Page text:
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Tokyo, we have a problem.
The Japanese yen hit a four-month high against the greenback on Wednesday, complicating the export-oriented country’s efforts to weaken the currency.
Jitters over President Donald Trump’s ability to push through pro-business policies triggered a sharp stock sell-off on Tuesday and sent investors scrambling for haven assets.
The flight for safety continued on Wednesday, sending the yen 0.9 per cent higher to 110.76 per dollar. That’s its strongest level since November 18, extending the currency’s gains so far this year to over 5 per cent.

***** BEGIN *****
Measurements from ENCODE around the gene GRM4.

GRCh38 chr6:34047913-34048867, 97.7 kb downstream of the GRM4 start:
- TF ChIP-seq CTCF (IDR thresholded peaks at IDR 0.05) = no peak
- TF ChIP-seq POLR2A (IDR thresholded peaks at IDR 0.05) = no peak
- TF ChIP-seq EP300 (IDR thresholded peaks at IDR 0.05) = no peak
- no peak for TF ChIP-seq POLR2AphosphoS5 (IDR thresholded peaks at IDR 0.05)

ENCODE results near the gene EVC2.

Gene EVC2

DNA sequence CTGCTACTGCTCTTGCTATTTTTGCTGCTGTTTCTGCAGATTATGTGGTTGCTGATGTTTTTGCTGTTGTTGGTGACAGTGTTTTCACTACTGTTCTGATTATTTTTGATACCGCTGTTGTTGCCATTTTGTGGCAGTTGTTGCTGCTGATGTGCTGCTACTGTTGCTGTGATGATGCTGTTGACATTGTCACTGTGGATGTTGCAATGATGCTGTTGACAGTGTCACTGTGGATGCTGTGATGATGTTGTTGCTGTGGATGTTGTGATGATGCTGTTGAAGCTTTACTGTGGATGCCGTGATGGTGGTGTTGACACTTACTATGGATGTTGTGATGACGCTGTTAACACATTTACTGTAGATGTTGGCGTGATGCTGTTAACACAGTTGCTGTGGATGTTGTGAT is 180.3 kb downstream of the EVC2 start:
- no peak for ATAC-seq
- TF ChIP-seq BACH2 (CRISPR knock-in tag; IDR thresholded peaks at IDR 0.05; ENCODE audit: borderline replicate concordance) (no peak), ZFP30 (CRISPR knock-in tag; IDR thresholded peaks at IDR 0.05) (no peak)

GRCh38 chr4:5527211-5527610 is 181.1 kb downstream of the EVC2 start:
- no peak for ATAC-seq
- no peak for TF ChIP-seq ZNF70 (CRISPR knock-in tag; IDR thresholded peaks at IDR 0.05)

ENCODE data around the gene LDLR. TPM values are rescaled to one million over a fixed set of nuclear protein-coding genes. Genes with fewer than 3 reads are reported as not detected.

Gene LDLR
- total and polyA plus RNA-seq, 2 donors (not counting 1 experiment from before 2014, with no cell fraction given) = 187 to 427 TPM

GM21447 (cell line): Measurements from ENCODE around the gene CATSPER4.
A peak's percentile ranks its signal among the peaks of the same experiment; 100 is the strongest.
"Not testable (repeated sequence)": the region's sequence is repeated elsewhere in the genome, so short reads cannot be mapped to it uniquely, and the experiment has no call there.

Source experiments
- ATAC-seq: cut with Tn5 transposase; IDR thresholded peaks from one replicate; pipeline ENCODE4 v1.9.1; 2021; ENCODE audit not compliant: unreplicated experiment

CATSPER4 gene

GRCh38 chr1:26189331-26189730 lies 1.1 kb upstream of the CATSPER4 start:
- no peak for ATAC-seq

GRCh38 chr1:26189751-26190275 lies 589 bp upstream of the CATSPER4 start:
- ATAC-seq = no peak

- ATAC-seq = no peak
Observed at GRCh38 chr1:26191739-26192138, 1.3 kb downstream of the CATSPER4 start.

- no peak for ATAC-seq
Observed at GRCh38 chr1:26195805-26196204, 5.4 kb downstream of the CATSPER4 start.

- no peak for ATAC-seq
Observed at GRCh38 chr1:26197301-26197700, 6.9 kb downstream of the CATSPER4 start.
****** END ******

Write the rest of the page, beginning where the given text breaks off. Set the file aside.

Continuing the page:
The dollar’s retreat comes amid mounting nervousness over a key vote in Congress on Thursday over Mr Trump’s plans to dismantle Obamacare. Signs that the president might not be able to rally the support needed to pass the bill have raised questions over whether he would be able to deliver on the expected tax cuts, stimulus spending and deregulation that have powered stock markets to record high after high this year.
The dollar has been also been pressured by unexpectedly dovish comments last week from the Federal Reserve over the pace of future interest rate hikes.
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